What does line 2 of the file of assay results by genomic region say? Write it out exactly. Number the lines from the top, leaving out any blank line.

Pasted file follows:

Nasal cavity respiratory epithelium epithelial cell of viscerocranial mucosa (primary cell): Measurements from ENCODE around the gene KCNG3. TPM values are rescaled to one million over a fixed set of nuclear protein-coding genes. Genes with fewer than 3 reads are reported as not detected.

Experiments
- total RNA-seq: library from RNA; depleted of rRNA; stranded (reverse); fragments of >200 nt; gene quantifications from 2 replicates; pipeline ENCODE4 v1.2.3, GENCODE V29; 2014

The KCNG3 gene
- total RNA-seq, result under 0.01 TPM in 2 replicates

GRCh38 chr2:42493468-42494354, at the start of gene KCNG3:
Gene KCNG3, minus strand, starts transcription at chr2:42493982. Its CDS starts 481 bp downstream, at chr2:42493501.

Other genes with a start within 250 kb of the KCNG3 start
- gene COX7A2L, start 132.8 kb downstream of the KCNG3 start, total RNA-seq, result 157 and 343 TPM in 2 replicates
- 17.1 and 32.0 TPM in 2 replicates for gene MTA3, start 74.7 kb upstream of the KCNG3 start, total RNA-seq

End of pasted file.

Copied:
Experiments